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Eddie Pepitone, Bill Maher and Jackie Mason
© Alberto Tolot / Lucy Unsworth

Yanking your chain: three American comedians in London

Three US comedy heavyweights – Eddie Pepitone, Bill Maher and Jackie Mason – make the trip across the Atlantic this month. Here’s what to expect from them all

Written by
Ben Williams

Eddie Pepitone

The schtick
This Brooklynite comic isn’t nicknamed ‘the Bitter Buddha’ for nothing. Pepitone’s act is effectively a darkly funny nervous breakdown, flipping between philosophical outrage and introverted self-hatred. He’s angry, both at the hypocrisy in this world and at his own failure. Heck, he’s even been known to heckle himself, brutally!

But there’s more to Pepitone than pure rage. He turns his analytical mind to comedy itself to expertly pick apart observational comics’ techniques, but he’s his own biggest target and often deconstructs his own material.

Plus, under the self-loathing and outrage, Pepitone slips subtle thoughts on big US problems – racial inequality, mental health treatments, corporate greed – into his bitter arguments. They won’t stay subtle for long, though. The 56-year-old stand-up furiously overexplains his clever tricks until everyone in the room understands the message, and then he’ll explain them some more – and it’s ridiculously funny.

Go if you like…
Unhinged, unpredictable, angry anti-comedy.

Bill Maher

The schtick
New York’s Bill Maher is a big-name satirist across the Pond. He’s been on TV for more than two decades, first on Comedy Central’s ‘Politically Incorrect’, and now HBO’s ‘Real Time with Bill Maher’. Dissecting politics is the focus of his stand-up, but he won’t align with either party – he prefers to describe himself as simply ‘practical’. This London show is his first ever UK date, and he’ll no doubt make acerbic comments about our new government.

Religion is Maher’s other big topic. In his 2008 documentary ‘Religulous’, which examined (and mocked) religious beliefs, he concluded: ‘The irony of religion is that because of its power to divert man to destructive courses, the world could actually come to an end. The plain fact is, religion must die for mankind to live.’ So expect plenty of cold truths about the harm religion can cause (…with jokes, of course).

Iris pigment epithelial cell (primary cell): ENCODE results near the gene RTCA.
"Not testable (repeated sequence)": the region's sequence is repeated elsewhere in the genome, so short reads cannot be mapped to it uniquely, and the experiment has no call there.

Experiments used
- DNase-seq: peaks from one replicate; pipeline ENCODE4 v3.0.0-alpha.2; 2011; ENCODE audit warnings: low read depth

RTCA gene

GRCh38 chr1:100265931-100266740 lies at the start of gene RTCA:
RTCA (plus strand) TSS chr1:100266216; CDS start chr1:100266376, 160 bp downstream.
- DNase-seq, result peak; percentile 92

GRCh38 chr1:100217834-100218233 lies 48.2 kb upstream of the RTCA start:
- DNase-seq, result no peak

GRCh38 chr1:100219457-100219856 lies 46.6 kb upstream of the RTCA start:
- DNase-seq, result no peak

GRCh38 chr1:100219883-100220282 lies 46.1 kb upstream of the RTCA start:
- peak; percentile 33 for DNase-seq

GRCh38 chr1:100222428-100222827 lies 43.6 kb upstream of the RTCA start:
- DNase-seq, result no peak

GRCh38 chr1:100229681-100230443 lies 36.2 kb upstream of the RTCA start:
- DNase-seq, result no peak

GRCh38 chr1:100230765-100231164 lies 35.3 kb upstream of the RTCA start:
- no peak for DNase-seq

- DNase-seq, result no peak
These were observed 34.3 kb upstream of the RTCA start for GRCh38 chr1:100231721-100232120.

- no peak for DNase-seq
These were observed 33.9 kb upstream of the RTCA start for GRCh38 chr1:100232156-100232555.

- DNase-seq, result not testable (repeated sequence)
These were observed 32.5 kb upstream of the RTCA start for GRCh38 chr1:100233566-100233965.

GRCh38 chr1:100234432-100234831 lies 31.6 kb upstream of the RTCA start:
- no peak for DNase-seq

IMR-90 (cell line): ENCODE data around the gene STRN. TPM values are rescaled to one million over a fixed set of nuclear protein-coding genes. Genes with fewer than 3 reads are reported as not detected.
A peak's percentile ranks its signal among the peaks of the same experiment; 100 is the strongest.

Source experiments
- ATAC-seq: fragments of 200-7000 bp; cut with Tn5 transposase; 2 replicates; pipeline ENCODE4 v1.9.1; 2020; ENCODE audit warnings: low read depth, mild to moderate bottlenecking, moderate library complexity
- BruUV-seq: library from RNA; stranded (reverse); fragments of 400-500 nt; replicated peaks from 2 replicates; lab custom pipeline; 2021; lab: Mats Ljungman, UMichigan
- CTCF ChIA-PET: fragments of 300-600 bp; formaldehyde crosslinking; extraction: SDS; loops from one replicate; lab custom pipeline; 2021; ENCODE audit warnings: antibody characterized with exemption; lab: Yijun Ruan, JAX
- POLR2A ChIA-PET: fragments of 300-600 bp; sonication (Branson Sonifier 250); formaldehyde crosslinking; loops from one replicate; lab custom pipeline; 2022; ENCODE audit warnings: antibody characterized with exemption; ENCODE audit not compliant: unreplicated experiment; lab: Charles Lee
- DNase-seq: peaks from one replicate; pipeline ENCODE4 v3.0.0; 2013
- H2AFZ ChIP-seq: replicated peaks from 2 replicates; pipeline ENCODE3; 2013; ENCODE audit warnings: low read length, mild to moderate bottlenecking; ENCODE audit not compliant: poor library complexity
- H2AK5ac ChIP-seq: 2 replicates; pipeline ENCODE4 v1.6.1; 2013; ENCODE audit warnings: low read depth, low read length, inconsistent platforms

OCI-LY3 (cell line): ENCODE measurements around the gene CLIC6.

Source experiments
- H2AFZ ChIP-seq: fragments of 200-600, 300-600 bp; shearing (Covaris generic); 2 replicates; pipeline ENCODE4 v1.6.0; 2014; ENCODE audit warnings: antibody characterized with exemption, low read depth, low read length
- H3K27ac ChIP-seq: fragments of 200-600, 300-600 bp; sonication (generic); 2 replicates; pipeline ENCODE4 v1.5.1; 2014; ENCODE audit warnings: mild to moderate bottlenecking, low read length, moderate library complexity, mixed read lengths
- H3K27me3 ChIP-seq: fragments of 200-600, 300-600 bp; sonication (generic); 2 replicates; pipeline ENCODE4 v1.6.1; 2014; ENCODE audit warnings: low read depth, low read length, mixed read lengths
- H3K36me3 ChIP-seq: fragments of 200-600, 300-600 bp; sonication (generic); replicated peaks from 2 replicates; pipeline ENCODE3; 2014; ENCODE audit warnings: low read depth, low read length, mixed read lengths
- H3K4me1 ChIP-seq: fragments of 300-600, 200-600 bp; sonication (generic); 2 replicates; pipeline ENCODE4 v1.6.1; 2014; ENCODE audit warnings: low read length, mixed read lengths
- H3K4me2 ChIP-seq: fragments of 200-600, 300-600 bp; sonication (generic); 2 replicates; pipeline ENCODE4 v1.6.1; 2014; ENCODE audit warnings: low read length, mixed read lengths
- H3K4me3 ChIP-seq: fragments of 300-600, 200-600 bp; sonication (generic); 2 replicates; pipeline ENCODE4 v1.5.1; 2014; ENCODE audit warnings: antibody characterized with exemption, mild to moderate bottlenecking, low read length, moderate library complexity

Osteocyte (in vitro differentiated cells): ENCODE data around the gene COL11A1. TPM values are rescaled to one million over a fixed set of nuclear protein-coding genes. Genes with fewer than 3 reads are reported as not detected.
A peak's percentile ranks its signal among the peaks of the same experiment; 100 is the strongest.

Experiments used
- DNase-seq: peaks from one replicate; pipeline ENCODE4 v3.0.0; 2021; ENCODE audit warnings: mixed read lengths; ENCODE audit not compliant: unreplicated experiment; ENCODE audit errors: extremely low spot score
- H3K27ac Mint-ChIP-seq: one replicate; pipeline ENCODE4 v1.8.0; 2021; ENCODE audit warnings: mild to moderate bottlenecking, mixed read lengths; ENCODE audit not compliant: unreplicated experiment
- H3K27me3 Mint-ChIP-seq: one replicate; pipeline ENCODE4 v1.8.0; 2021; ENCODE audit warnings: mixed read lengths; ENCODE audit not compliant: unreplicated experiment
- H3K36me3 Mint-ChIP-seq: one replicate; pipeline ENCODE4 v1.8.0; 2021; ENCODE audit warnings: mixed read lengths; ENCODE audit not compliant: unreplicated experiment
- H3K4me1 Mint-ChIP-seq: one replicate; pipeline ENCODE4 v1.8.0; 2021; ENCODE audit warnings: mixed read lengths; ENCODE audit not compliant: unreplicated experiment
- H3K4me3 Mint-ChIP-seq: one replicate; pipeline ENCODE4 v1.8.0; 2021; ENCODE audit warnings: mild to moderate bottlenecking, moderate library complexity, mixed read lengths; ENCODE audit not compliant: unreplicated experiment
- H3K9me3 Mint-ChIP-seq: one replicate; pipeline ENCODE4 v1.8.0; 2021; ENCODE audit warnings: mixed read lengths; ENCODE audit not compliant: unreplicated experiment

But if Maher’s comedy sounds a bit heavy, never fear: all this politics and religion-bashing comes served with a healthy dose of dry wit and laidback sarcasm.

Go if you like…
Biting satire, faith-slams and contentious opinions.

Jackie Mason

The schtick
Three years ago, the veteran Borscht-Belt legend that is Jackie Mason performed a run of ‘farewell’ gigs in London. Well, apparently it wasn’t quite goodbye. Mason’s been in the comedy game for 60 years, and he knows how to write a quality gag. Nestled among his stories of marriage grumbles are masterful one-liners. And, even at the ripe old age of 83, his comedic timing is still spot on.

Born Yacov Moshe Maza, at the age of 25 Mason was ordained a rabbi (like his father and three brothers). But at 28 he packed it in to become a comedian. On stage, the Wisconsin-born New York comic sees the world in two distinct categories – Jews and everyone else – and explains, at length, how they ‘differ’.

He also skewers celebs, but evidently finds it difficult to keep up with pop culture: his last trip to London was billed as an ‘all new show’ but featured a big chunk of old gags. This time around he’s promising to (slightly) update his targets to include ‘50 Shades of Grey’, Ed Miliband and, er, Madonna.

Go if you like…
Jackie Mason. It could be your last chance.

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